Books which inspire Travel

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Many of you would know Bill Bryson and Jack Kerouac whose books are among the most well-read travel volumes around. Like them there are other authors whose writing helps to create a vivid picture of places around the world - here are just a few of my favourites.

Angels and Dark Madonnas by Kate Llewellyn

Reading this book was like talking with a friend as she travelled through India and Italy – it felt as if I was there with her as she explored these two countries. Rather than a ‘How To” guide, it shares her insights and experiences as she travels through India alone and in Italy with friends in 1990.  I’m curious to see how much has changed and how much remains the same when I head to India later this year.

A Year in Provence by Peter Mayle

Before I set off to Provence this year, I reread the book that tapped into the explosion of British home owners in the south of France. He describes the various ways of his French neighbours in Provencal villages long before they became “known” to tourists. Amusingly he describes many different daily situations which he finds himself in as an “Englishman in Provence”. While parts of Provence have changed since this book was written, you can still recognise the places and traditions he describes in his most well-known book.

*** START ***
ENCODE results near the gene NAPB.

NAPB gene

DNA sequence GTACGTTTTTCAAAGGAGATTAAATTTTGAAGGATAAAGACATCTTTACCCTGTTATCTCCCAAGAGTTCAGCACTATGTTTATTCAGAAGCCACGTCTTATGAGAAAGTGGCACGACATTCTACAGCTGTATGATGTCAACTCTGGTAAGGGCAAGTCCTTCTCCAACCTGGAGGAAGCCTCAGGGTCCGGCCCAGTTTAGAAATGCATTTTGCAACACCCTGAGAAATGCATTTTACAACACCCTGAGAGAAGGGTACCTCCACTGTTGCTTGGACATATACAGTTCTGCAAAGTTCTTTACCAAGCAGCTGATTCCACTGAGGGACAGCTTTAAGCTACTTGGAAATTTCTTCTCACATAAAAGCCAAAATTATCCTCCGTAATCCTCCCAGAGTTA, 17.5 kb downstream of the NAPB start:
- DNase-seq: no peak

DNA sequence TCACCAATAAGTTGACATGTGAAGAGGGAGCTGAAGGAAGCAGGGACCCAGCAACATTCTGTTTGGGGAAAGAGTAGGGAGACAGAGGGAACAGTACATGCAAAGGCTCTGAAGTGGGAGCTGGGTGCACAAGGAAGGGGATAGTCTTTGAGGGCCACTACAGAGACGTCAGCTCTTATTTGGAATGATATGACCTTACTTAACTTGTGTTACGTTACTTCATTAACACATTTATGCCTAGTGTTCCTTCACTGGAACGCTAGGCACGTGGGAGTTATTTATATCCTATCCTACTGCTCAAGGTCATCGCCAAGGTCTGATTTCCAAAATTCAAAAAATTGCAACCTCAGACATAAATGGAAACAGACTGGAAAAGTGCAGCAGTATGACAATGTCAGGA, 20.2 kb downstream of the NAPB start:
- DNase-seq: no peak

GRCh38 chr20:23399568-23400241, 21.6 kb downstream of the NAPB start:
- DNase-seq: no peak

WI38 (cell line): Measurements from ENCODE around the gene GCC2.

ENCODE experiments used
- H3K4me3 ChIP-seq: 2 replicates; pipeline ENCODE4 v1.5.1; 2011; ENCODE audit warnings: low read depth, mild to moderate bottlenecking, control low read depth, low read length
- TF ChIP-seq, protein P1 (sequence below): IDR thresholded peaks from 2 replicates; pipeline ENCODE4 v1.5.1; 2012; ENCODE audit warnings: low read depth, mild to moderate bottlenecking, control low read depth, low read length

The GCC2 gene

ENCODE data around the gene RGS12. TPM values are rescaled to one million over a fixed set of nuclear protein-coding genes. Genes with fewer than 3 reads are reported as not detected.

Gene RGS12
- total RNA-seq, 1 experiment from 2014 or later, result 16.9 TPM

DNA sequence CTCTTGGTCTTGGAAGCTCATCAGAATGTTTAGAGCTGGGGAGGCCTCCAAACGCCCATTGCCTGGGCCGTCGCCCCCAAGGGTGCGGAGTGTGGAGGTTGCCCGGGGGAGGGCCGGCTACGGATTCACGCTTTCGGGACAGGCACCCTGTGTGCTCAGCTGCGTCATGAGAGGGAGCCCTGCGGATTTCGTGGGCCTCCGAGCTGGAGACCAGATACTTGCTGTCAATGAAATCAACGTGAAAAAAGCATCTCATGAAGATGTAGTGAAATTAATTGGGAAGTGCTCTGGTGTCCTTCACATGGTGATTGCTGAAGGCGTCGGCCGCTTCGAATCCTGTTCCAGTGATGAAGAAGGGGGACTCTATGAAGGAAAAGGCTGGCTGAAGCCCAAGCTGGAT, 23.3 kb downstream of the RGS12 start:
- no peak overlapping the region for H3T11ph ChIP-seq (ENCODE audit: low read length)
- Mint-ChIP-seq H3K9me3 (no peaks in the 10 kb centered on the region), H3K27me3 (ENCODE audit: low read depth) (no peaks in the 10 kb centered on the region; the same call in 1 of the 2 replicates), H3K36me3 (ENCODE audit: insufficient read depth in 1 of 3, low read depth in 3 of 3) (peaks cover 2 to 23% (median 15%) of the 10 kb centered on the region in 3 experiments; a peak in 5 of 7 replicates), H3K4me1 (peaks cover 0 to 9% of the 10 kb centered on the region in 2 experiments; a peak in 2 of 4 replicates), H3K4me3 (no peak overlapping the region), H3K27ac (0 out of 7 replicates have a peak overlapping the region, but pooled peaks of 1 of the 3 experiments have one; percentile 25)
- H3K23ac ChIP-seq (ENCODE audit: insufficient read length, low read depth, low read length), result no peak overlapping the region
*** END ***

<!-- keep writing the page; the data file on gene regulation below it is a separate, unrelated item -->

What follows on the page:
Italian Joy by Carla Coulson

A friend, knowing my love of travel gave me this book which I love. Christmas 2000 was a turning point for the author when she rented her Sydney apartment, sold her business, packed her suitcases and second hand camera and headed to Italy.  What was meant to be the first stop ended up as her final destination. “I dreamed I was Annie Leibovitz by day and Audrey Hepburn by night” she says as she explores everything Italy has to offer. Her photography of everyday Italy is simply beautiful as are her descriptions of the people, events and places she discovers in her new world.

Without Reservations – The Travels of An Independent Woman by Alice Steinbach

Each section in this book starts with a postcard, sent from the author to herself, as she takes a year off to travel the world without ties and without reservations. I love the idea of sending postcards to yourself to act as a memory keeper of not just the place but the feelings evoked when you visit different places. It captures the impulse that many of us have I suspect, to leave our daily routines in search of something different.